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Quilmes ruins in Tucaman province

Tucumán is in the Andean Northwest region of Argentina. It's the smallest province of Argentina and is surrounded by Salta, Catamarca and Santiago del Estero provinces.


Map of Tucumán

Other destinations[edit]

'El centro' is literally the center, a 10 by 10 block area of San Miguel that is where the majority of stores and businesses are located. To the west (towards the mountain) you will pass Yerba Buena, which is a more residential area, with high class establishments. The top of the mountain is called San Javier, which features many look out spots, scenic tours, and elegant hotels. Prepare to be cold, as the temperature may drop a lot.

Dique el Cadillal is just north of San Miguel de Tucuman, and is a beautiful lake with many shops and restaurants


  • Tucumán Tourism Office [1] [dead link]: 54-381-4226052 / 54-381-6093336.


In Tucuman people speak Spanish with an accent similar to that of other Argentinean provinces (a mix of Italian, Spanish, and Creoles "Gaucho" accents, among others), but with some unique local words.

Get in[edit]

By plane[edit]

At Teniente Benjamín Matienzo International Airport, 9 km east from San Miguel de Tucumán, there are daily flights from Buenos Aires, Cordoba, and Rosario with Aerolíneas Argentinas, Flybondi, and JetSmart. There are flights with LATAM from Lima.

As in most of Argentina, travel to and from Tucumán can be done by bus from almost every city, and even from some cities in Bolivia or Peru. Another choice is travelling by train (twice per week to Buenos Aires stopping in Santiago del Estero and Rosario), or by plane.

By train[edit]

National operator Trenes Argentinos runs long-distance trans from Buenos Aires a few times per week. Journey time is about 22 hours for the full journey.

  • 1 Cevil Pozo railway station (Estación Cevil Pozo). Located 12 km east of Tucuman, trains terminate here due to the bridge over river Salí being undermined. Estación Cevil Pozo (Q18644270) on Wikidata

Get around[edit]

Taxis are fairly cheap and a good bet for foreigners who don't know the public transportation's routes or schedules. That said, the city buses are fairly simple (some 40 routes) and as there are not very many of them, fairly easy to use. There is a city-wide flat fare (routes 1-19) that is higher in the metropolitan area (routes 100-141).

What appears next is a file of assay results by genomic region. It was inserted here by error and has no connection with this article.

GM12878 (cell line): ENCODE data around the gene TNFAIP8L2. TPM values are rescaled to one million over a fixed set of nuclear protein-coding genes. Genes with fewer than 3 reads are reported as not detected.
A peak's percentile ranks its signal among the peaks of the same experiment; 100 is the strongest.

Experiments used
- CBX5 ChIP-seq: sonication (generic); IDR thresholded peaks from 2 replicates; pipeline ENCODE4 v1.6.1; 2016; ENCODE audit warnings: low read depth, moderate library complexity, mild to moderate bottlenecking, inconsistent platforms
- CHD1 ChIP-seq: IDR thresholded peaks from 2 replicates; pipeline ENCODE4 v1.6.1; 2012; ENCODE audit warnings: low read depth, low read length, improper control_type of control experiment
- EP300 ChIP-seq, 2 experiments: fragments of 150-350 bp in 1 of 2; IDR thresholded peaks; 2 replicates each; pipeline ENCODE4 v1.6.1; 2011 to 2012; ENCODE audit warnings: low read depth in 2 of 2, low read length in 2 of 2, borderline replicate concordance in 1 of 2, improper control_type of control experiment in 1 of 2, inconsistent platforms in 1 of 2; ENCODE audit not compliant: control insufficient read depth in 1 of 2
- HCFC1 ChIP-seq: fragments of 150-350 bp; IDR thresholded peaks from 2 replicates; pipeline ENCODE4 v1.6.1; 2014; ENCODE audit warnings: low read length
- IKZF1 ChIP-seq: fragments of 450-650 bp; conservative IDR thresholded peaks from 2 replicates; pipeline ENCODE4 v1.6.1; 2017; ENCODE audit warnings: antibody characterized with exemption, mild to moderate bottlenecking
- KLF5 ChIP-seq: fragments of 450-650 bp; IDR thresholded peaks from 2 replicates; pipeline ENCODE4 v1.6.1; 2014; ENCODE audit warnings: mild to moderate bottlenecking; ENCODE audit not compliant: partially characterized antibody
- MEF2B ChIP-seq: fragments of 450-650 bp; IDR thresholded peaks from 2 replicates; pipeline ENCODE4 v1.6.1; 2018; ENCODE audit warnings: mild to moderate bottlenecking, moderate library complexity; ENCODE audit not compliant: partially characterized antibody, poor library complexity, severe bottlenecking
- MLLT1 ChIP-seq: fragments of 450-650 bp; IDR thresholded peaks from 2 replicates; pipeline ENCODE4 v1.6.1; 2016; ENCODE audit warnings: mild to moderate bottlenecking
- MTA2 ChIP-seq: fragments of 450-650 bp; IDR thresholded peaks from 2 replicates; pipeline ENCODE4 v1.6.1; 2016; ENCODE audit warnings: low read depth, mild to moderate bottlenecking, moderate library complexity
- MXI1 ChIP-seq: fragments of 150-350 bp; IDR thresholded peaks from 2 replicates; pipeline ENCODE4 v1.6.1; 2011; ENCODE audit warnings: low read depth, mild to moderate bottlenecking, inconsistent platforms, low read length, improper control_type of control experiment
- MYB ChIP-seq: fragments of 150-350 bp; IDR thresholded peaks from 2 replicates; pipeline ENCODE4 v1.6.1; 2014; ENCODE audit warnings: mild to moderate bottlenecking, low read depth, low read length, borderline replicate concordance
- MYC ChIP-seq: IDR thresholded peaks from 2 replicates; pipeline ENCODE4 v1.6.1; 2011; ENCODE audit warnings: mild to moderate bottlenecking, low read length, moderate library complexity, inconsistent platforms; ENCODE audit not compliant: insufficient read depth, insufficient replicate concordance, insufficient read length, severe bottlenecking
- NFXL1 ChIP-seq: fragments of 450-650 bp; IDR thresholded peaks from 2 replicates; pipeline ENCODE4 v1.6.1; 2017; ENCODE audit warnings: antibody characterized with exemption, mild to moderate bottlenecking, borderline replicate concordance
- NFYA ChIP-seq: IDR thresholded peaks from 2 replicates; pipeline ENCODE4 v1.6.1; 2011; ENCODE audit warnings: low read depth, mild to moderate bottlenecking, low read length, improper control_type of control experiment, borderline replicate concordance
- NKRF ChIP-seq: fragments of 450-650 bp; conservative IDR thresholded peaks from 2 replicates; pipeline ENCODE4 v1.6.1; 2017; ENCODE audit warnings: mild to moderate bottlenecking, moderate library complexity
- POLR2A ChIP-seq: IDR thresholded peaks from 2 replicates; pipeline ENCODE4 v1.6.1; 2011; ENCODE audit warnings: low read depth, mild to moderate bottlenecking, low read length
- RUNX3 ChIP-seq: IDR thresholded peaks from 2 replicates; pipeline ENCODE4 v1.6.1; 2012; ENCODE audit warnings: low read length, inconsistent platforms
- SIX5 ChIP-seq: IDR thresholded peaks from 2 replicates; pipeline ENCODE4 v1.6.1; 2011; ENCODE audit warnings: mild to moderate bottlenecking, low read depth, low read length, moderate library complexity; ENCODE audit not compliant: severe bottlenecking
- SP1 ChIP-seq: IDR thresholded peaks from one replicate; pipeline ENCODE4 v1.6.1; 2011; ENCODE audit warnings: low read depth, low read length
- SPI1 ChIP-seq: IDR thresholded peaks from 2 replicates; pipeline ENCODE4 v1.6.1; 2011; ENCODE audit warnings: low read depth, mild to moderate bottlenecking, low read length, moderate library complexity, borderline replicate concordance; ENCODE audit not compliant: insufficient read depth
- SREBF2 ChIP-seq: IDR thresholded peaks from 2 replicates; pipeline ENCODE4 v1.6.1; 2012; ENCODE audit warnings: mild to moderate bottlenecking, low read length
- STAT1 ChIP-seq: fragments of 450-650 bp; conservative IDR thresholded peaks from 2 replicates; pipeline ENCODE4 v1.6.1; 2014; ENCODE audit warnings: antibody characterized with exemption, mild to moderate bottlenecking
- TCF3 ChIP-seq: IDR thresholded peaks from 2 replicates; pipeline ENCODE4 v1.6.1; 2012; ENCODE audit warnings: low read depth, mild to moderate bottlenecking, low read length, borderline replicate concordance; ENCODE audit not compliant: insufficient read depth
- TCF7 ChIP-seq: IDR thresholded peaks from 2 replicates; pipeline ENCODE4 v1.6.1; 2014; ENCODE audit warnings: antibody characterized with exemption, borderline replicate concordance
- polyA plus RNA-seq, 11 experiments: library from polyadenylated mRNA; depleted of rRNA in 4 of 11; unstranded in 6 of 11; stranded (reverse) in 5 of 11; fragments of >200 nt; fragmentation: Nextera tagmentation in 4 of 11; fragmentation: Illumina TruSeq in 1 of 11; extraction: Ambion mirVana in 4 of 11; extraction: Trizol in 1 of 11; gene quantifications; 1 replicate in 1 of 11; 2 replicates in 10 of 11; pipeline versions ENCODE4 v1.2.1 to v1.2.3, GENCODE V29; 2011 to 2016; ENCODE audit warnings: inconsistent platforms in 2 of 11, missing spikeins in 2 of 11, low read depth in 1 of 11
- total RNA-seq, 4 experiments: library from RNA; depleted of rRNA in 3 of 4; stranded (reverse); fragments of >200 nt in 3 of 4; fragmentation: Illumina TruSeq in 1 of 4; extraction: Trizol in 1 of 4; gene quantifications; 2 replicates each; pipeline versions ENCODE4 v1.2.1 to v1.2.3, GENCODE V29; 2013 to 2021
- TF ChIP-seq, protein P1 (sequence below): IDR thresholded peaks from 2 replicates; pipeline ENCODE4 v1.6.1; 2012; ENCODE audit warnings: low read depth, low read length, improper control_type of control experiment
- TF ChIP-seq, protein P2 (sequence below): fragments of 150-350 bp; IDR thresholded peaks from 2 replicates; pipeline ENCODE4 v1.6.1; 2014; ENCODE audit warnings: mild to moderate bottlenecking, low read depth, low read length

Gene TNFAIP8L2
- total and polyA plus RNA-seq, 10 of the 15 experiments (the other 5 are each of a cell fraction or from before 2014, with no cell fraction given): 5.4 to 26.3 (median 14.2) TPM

The main tourist section is right around the central plaza. Government buildings, old houses and churches abound. Two blocks south on Congreso Street lies the Casa Historica (historic house) where the Argentine independence act was signed. Inside, a small museum has artifacts from the colonial and revolutionary periods. Besides night action, the town itself has roughly speaking no outstanding features worthy a visit. What it is really valuable of Tucumán province is nature. Nicknamed "the Garden of the Republic", it is the ideal spot for those liking hiking, horse riding or mountain climbing.

If you want to get off the beaten path, coming into the rain forest or the highest peaks it is a must. Regrettably the very locals are quite unconscious about this treasure, so they are not likely to recommend it.

If you have a five days available, try "La Ciudacita" the southernmost ruins of the Inca empire; you will never forget it. Guides available.


Tucumán town night life is one of the hottest around the country. As an important university center, the community of young people is huge; from Thursday to Sunday night, streets are vibrating with action.


  • Plaza de Almas, on the corner of Maipu and Santa Fe is a must see. Located in a trendy cultural center, they serve up great traditional dishes with an experimental flair. Its colonial style architecture strongly reflects old Argentinian Spanish ancestry. Tilting a jar a beer at a summer night in one of his cool terraces is a must do.

"Managua" is also a venue to take into account by foreign travelers; very hip, picturesque and bohemian like, the inner spirit, magic and flavor of Latin America floats in its atmosphere. Regional spicy or veggie food, young friendly goers and staff. Live music from Thursdays on: salsa, bossa nova, tango. San Juan Street 1015


Tucuman has no shortage whatsoever of places to drink. Most of the cafes are open until 01:00 or 02:00 and serve beer, wine and spirits. The same goes for the restaurants. As for nightclubs, there are quite a few but most open only on the weekends and only after 00:00.

  • El Reino, 115 Catamarca Street. They play mostly dance hall music.
  • Teatro de la Paz, 150 9 de Julio. A cultural center with various workshops by day, it turns into a bar with live music at night.
  • Pollock: a selected urban tribe meets on Thursday's night to plunge into the rhythmic pulses of techno, acid house and the like. Undoubtedly a very special venue for those not attracted by the looming anonymity of crowded megastructures. Exclusive, small and cozy as the 1970's night clubs, but absolutely contemporary and avant-garde in its atmosphere. An outdoor garden also combines nice beats, fancy drinking bars and the hottest gals around at spring and summer.The real action starts about 01:30 San Martin street 2366.


Go next[edit]

This region travel guide to Tucumán is an outline and may need more content. It has a template, but there is not enough information present. If there are Cities and Other destinations listed, they may not all be at usable status or there may not be a valid regional structure and a "Get in" section describing all of the typical ways to get here. Please plunge forward and help it grow!